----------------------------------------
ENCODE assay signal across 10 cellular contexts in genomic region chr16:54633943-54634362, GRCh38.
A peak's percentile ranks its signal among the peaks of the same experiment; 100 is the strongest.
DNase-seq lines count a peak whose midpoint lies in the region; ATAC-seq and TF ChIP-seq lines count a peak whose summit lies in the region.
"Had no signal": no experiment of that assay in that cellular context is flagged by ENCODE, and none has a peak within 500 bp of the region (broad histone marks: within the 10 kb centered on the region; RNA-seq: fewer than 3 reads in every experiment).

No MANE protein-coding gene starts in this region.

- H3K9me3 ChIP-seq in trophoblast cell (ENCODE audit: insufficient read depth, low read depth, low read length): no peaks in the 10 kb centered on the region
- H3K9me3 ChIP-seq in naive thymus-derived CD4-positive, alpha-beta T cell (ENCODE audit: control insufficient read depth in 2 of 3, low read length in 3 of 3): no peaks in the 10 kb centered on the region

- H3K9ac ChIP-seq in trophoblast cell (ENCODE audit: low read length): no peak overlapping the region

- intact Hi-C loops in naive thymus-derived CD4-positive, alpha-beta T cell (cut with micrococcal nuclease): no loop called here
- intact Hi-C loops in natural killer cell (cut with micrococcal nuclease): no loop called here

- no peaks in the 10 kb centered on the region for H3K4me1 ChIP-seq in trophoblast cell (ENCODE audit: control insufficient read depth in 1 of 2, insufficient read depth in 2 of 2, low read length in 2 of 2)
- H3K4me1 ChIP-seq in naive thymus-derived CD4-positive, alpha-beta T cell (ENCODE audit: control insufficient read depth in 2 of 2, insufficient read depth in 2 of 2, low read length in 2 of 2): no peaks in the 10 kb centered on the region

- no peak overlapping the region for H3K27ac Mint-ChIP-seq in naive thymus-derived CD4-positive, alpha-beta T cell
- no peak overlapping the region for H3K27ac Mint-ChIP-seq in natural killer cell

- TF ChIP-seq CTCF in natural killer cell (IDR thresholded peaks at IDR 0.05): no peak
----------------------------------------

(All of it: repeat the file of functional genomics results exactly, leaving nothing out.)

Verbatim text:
ENCODE assay signal across 10 cellular contexts in genomic region chr16:54633943-54634362, GRCh38.
A peak's percentile ranks its signal among the peaks of the same experiment; 100 is the strongest.
DNase-seq lines count a peak whose midpoint lies in the region; ATAC-seq and TF ChIP-seq lines count a peak whose summit lies in the region.
"Had no signal": no experiment of that assay in that cellular context is flagged by ENCODE, and none has a peak within 500 bp of the region (broad histone marks: within the 10 kb centered on the region; RNA-seq: fewer than 3 reads in every experiment).

No MANE protein-coding gene starts in this region.

- H3K9me3 ChIP-seq in trophoblast cell (ENCODE audit: insufficient read depth, low read depth, low read length): no peaks in the 10 kb centered on the region
- H3K9me3 ChIP-seq in naive thymus-derived CD4-positive, alpha-beta T cell (ENCODE audit: control insufficient read depth in 2 of 3, low read length in 3 of 3): no peaks in the 10 kb centered on the region

- H3K9ac ChIP-seq in trophoblast cell (ENCODE audit: low read length): no peak overlapping the region

- intact Hi-C loops in naive thymus-derived CD4-positive, alpha-beta T cell (cut with micrococcal nuclease): no loop called here
- intact Hi-C loops in natural killer cell (cut with micrococcal nuclease): no loop called here

- no peaks in the 10 kb centered on the region for H3K4me1 ChIP-seq in trophoblast cell (ENCODE audit: control insufficient read depth in 1 of 2, insufficient read depth in 2 of 2, low read length in 2 of 2)
- H3K4me1 ChIP-seq in naive thymus-derived CD4-positive, alpha-beta T cell (ENCODE audit: control insufficient read depth in 2 of 2, insufficient read depth in 2 of 2, low read length in 2 of 2): no peaks in the 10 kb centered on the region

- no peak overlapping the region for H3K27ac Mint-ChIP-seq in naive thymus-derived CD4-positive, alpha-beta T cell
- no peak overlapping the region for H3K27ac Mint-ChIP-seq in natural killer cell

- TF ChIP-seq CTCF in natural killer cell (IDR thresholded peaks at IDR 0.05): no peak